Bad Earnings at 2 Companies Send Stocks Down
Stocks are headed for a lower close today following a handful of disappointing earnings releases. As of 2:55 p.m. EST, the Dow Jones Industrial Average (INDEX: ^DJI) is down by 36 points, or 0.28%.
The disaster that is HP
Shares in Hewlett-Packard (NYS: HPQ) are down in the double digits after the personal-computer maker reported quarterly earnings that were far below analysts' expectations. Analysts were surprised by an $8.8 billion goodwill charge-off that HP recognized during the quarter related to its 2011 acquisition of the U.K. software maker Autonomy.
The drama surrounding this has grown throughout the day. It started this morning when HP CEO Meg Whitman acknowledged that an internal review of the deal revealed "serious accounting improprieties" and "outright misrepresentations" on the part of Automony's executives. More specifically, according to The Wall Street Journal, it's alleged that the software maker intentionally mischaracterized low-margin sales of hardware as sales of software, which carries a higher margin, and that it recognized revenue in some cases where no sale actually occurred. HP has purportedly asked the SEC to look into the matter.
Following these allegations, the executive in charge of HP at the time of the deal, Leo Apotheker, immediately went on the defensive, saying:
Looking back on the acquisition, which closed in Sept. 2011, the due diligence process was meticulous and thorough, and included two of the world's largest and most respected auditing firms working on behalf of HP. Since Autonomy was a public company in the UK, much of the process relied on public financial reports -- accounting statements approved, filed and backed by Autonomy's leadership, board and auditors.
The former CEO of Automony, Michael Lynch, then surfaced in an interview with The Wall Street Journal claiming that he has been "ambushed" by the allegations and that they are "utterly wrong and we reject them completely." With respect to the writedown, Lynch said:
The figures are just mad. You are talking about handing them an asset worth $12 billion and they are saying $9 billion of that they are taking off. That would be such an obvious massive thing with 300 people and all these firms doing due diligence, how could you possibly not spot it?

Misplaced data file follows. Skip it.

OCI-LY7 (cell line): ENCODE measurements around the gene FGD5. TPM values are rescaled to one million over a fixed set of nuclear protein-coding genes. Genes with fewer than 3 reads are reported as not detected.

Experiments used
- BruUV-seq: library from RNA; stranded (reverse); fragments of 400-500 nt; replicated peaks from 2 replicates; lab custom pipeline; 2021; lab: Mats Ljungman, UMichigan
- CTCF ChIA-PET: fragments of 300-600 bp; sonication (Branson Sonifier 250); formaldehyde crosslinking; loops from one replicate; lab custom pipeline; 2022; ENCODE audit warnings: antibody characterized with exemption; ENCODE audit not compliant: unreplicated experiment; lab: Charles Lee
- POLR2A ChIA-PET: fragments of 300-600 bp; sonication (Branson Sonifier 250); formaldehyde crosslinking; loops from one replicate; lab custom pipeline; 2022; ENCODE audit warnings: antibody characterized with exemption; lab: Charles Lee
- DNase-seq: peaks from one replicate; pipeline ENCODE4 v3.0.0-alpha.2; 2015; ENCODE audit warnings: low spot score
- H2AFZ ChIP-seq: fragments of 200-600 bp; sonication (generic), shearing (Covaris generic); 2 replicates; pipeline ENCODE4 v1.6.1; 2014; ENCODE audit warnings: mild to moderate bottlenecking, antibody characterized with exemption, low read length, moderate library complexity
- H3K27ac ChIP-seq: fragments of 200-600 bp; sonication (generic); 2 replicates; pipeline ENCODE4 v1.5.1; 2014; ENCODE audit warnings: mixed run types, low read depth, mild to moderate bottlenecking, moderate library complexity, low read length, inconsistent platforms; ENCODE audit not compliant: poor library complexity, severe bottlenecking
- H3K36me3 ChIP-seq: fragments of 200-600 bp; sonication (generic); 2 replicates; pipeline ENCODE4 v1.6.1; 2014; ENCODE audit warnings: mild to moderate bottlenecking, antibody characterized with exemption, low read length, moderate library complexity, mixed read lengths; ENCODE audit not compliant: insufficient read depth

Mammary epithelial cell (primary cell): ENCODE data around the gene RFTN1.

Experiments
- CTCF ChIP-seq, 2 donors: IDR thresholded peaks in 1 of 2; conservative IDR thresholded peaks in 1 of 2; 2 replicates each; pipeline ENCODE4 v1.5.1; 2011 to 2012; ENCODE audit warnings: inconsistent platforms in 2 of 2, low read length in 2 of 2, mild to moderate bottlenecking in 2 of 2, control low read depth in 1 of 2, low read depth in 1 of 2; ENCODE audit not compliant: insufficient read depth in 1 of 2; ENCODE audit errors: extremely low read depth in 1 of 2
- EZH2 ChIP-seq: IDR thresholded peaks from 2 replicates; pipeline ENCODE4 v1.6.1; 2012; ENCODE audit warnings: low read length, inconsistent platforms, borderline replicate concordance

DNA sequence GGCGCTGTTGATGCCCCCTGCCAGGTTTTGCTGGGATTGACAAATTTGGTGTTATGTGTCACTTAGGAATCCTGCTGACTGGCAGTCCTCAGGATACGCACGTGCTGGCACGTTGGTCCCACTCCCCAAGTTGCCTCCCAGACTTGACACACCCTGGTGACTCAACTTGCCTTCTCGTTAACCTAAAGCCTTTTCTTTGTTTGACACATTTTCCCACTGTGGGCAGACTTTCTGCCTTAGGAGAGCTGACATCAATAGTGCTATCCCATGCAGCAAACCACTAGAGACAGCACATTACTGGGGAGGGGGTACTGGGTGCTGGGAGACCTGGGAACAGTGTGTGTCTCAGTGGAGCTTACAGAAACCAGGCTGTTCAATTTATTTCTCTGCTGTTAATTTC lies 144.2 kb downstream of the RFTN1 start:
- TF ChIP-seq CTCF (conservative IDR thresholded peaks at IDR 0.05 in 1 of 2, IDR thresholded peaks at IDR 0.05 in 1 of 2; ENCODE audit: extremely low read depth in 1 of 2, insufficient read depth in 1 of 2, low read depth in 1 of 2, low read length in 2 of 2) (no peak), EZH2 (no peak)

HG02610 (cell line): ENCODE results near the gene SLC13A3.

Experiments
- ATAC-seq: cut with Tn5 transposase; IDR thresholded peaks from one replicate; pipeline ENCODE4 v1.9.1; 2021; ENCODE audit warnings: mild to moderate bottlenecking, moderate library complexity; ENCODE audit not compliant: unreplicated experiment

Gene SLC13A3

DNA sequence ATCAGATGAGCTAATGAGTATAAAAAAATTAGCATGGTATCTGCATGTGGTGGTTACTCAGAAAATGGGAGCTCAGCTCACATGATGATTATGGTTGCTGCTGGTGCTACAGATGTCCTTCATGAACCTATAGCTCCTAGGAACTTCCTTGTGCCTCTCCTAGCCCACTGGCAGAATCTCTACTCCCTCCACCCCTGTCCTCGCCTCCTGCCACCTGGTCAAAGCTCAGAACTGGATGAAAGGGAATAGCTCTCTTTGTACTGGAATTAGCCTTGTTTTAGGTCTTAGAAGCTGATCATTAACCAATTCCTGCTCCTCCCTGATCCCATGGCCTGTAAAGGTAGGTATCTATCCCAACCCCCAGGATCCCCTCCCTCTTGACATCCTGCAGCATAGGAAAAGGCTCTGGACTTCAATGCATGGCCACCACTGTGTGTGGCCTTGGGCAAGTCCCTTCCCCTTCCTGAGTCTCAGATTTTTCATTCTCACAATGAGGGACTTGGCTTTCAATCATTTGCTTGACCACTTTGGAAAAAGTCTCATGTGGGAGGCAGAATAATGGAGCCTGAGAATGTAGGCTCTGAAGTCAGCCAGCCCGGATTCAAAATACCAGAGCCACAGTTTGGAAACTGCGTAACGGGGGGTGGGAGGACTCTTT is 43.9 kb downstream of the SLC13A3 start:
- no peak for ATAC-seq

To add insult to injury, this is the second large goodwill charge for HP in as many quarters. In the previous quarter, it recorded a $9.2 billion writedown related to its acquisitions of technology services provider EDS and rival personal-computer maker Compaq, which HP purchased for $25 billion more than a decade ago.
Best Buy follows HP's lead
Also lower by double digits today are shares of Best Buy (NYS: BBY) . Like HP, Best Buy released third-quarter earnings today that disappointed analysts. For the quarter, the company reported a loss of $0.03 per share versus net income of $0.42 per share in the third quarter last year. Adding insult to injury, Best Buy said that its same-store sales -- an important metric in the retail space -- fell by 4.3%.
While the ailing retailer had previously warned analysts that its third-quarter earnings would be "significantly below" the figures from a year ago, the results today were nevertheless a cause for alarm. The company also lowered its full-year earnings guidance, though it tried to reassure the market that it has access to sufficient cash to make it through the holidays -- something former competitor Circuit City was unable to do before it filed for bankruptcy.
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The article Bad Earnings at 2 Companies Send Stocks Down originally appeared on Fool.com.
John Maxfield has no positions in the stocks mentioned above. The Motley Fool owns shares of Best Buy. Motley Fool newsletter services recommend Best Buy. Try any of our Foolish newsletter services free for 30 days. We Fools may not all hold the same opinions, but we all believe that considering a diverse range of insights makes us better investors. The Motley Fool has a disclosure policy.
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